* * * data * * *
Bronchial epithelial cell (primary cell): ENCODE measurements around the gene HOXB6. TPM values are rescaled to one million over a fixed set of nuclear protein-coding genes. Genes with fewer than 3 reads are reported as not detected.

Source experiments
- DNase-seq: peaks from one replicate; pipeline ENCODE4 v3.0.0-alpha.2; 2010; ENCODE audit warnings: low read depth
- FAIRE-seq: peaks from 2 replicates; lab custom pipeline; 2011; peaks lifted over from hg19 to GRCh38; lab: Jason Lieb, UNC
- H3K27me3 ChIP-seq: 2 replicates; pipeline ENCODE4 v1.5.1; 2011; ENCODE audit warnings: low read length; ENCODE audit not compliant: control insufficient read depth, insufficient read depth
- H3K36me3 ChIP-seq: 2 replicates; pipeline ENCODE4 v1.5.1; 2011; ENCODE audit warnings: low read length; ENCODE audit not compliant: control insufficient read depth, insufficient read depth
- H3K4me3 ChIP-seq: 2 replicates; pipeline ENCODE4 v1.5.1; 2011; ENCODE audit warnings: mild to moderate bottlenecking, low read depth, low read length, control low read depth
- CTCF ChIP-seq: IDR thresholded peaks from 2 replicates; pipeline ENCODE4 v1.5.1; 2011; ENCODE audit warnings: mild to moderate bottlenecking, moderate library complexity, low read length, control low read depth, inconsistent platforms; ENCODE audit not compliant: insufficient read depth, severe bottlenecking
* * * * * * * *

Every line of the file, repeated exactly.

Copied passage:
Bronchial epithelial cell (primary cell): ENCODE measurements around the gene HOXB6. TPM values are rescaled to one million over a fixed set of nuclear protein-coding genes. Genes with fewer than 3 reads are reported as not detected.

Source experiments
- DNase-seq: peaks from one replicate; pipeline ENCODE4 v3.0.0-alpha.2; 2010; ENCODE audit warnings: low read depth
- FAIRE-seq: peaks from 2 replicates; lab custom pipeline; 2011; peaks lifted over from hg19 to GRCh38; lab: Jason Lieb, UNC
- H3K27me3 ChIP-seq: 2 replicates; pipeline ENCODE4 v1.5.1; 2011; ENCODE audit warnings: low read length; ENCODE audit not compliant: control insufficient read depth, insufficient read depth
- H3K36me3 ChIP-seq: 2 replicates; pipeline ENCODE4 v1.5.1; 2011; ENCODE audit warnings: low read length; ENCODE audit not compliant: control insufficient read depth, insufficient read depth
- H3K4me3 ChIP-seq: 2 replicates; pipeline ENCODE4 v1.5.1; 2011; ENCODE audit warnings: mild to moderate bottlenecking, low read depth, low read length, control low read depth
- CTCF ChIP-seq: IDR thresholded peaks from 2 replicates; pipeline ENCODE4 v1.5.1; 2011; ENCODE audit warnings: mild to moderate bottlenecking, moderate library complexity, low read length, control low read depth, inconsistent platforms; ENCODE audit not compliant: insufficient read depth, severe bottlenecking